Paradoxically, when the Bundesbank advises DECS to make (shadow) bankers more sensitive to the daily dynamic of securities markets, it ignores its own history. Two decades ago, finance lobbies pressured the Bundesbank to relax its strong grip on German repo markets. The Bundesbank resisted because it believed only tight control would safeguard financial stability and monetary policy effectiveness. Eventually, the Bundesbank abandoned this Minsky-like stance because it worried other Euro-area securities would be more attractive for global investors.
Since the 1980s, the policy engineering of liquid securities markets has been a project of promoting shadow plumbing, first in Europe and the US, now in DECs. Take China. Since 2009, Chinese securities markets have grown rapidly to become the third largest in the world, behind the US and Japan. Such rapid growth reflects policies to re-organize Chinese shadow banking into market-based finance, driven by a broader renminbi (RMB, China’s currency) internationalization strategy that views deep local securities markets as a critical pillar. The repo plumbing of Chinese securities markets expanded equally fast, to around US$ 8 trillion by June 2017. Chinese plumbing is now roughly similar in volumes to European and US repo markets, when in 2010 it was only a fifth of those markets. Since then, Chinese (shadow) banks increased repo funding from 10% to 30% of total funding.
Yet China’s repo is fundamentally different. Legal and market practice there does not force the Chinese (shadow) banker to care about, or to make profit from, daily changes in securities prices. Without daily collateral valuation practices, the “archaic” regime makes for patient (shadow) bankers and more resilient plumbing. This is the case in most DEC countries.
The pressure is on China to open repo markets to foreign investors and to abandon “archaic” rules if it wants RMB internationalization. While China may be able to resist such pressures, it is difficult to see how other DECs will. The global push for market-based finance prepares the terrain for organizing international development interventions via securities markets, as suggested by the growing popularity of green bonds, bond markets for infrastructure, impact investment and digital financial inclusion approaches to poverty reduction. After all, the new mantra is “development’s future is finance, not foreign aid.”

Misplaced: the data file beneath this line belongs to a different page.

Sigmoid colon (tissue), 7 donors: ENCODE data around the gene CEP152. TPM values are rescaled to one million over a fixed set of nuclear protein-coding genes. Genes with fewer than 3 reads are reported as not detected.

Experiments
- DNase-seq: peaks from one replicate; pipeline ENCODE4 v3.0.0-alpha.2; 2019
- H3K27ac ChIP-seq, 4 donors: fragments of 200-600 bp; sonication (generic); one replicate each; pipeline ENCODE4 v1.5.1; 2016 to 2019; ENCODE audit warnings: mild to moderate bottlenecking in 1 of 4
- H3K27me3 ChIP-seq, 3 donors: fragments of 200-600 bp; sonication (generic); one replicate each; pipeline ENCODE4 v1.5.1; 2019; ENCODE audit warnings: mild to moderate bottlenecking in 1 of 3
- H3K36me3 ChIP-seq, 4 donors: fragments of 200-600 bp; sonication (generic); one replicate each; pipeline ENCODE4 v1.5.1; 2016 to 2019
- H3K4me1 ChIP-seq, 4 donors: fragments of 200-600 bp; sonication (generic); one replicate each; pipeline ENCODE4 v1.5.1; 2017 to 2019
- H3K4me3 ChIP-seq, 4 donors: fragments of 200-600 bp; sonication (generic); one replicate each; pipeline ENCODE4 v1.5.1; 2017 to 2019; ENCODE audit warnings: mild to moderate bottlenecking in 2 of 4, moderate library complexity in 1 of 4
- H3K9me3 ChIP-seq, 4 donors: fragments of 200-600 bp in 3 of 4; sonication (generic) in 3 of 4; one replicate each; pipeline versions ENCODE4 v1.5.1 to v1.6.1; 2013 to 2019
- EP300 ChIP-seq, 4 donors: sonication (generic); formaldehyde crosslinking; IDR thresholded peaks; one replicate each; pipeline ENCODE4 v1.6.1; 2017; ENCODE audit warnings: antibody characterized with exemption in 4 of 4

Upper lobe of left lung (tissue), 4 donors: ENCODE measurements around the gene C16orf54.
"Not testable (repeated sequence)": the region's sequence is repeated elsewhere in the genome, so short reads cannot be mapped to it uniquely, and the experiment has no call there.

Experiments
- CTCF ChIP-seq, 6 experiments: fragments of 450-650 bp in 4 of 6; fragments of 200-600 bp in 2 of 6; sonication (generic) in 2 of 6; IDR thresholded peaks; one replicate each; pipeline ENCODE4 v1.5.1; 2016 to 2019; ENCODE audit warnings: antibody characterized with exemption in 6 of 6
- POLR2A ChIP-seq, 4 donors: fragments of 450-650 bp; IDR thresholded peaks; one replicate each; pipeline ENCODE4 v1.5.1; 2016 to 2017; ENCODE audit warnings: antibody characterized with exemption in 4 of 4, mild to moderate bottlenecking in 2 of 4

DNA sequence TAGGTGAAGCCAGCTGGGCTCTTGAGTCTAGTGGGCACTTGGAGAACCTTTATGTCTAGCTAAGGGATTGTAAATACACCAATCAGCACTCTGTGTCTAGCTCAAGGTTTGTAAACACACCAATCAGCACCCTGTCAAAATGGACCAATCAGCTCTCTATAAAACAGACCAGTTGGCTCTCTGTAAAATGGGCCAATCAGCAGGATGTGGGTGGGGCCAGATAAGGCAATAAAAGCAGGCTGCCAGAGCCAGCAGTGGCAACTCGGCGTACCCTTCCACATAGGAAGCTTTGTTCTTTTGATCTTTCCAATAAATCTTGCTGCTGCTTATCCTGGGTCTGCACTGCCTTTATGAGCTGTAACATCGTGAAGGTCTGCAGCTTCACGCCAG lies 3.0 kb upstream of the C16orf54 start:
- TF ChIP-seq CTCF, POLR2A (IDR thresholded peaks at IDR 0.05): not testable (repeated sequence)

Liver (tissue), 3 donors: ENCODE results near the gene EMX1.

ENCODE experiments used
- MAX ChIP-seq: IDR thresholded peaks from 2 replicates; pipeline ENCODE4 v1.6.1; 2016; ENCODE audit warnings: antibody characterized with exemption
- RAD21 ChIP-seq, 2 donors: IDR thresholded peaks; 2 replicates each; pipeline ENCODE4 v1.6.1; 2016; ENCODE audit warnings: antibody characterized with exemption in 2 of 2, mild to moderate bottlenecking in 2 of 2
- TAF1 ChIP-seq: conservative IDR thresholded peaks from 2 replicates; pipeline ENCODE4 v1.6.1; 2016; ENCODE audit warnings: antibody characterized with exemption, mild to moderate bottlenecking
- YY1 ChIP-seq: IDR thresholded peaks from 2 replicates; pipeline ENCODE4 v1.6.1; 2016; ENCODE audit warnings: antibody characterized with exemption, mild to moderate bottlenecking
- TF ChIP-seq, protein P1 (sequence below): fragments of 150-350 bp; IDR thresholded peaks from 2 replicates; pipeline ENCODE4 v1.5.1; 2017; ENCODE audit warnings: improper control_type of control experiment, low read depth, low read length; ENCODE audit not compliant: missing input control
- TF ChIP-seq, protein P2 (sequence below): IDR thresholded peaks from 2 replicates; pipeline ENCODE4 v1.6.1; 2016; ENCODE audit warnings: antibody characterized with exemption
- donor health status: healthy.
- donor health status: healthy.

In sum, the shadow-banking-into-resilient-market based-finance agenda seeks to define the terms on which DEC countries join the global supply of securities. It silently threatens the monetary power of DEC countries to manage capital flows and the effects of global financial cycles, a hard-fought victory to weaken the political clout of what Jagdish Bhagwati termed the “Wall Street-Treasury complex” that successfully pressured DECs to open their capital accounts.
This policy-engineered financial globalization seeks a clean break from “the engineered industrialization” that involved capital controls, bank credit guided by the priorities of industrial strategies and competitive exchange rate management.
Instead, it seeks to accelerate the global diffusion of the architecture of US. securities markets and their plumbing, despite well-documented fragilities and contested social efficiency.
Questions of sustainability, credit creation and growth should not be left to securities markets. Carefully designed developmental states, historical experience suggests, work better.